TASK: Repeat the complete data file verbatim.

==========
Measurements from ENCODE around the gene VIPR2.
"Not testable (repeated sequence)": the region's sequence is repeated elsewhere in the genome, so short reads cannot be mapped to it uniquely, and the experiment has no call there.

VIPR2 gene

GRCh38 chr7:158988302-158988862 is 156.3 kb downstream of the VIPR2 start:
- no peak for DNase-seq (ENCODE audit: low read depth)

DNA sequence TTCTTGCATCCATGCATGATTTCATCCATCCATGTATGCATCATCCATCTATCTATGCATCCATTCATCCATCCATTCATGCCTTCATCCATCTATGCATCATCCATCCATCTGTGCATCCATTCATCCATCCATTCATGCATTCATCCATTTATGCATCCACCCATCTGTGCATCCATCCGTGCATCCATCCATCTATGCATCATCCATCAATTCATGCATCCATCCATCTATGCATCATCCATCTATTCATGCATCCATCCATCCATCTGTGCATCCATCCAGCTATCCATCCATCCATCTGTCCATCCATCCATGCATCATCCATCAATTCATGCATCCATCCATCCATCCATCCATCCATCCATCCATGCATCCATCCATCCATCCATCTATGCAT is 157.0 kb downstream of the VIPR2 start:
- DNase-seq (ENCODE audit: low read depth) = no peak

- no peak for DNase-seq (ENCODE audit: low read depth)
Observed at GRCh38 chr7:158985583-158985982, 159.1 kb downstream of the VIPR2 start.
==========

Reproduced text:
Measurements from ENCODE around the gene VIPR2.
"Not testable (repeated sequence)": the region's sequence is repeated elsewhere in the genome, so short reads cannot be mapped to it uniquely, and the experiment has no call there.

VIPR2 gene

GRCh38 chr7:158988302-158988862 is 156.3 kb downstream of the VIPR2 start:
- no peak for DNase-seq (ENCODE audit: low read depth)

DNA sequence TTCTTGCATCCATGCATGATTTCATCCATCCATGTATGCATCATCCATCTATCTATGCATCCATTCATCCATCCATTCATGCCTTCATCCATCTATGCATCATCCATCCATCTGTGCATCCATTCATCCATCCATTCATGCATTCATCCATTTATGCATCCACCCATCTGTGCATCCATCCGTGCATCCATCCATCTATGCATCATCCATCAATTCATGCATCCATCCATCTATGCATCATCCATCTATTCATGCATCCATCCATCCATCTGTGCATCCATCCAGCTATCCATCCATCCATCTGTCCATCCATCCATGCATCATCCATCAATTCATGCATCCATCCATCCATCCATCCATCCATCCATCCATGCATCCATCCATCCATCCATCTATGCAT is 157.0 kb downstream of the VIPR2 start:
- DNase-seq (ENCODE audit: low read depth) = no peak

- no peak for DNase-seq (ENCODE audit: low read depth)
Observed at GRCh38 chr7:158985583-158985982, 159.1 kb downstream of the VIPR2 start.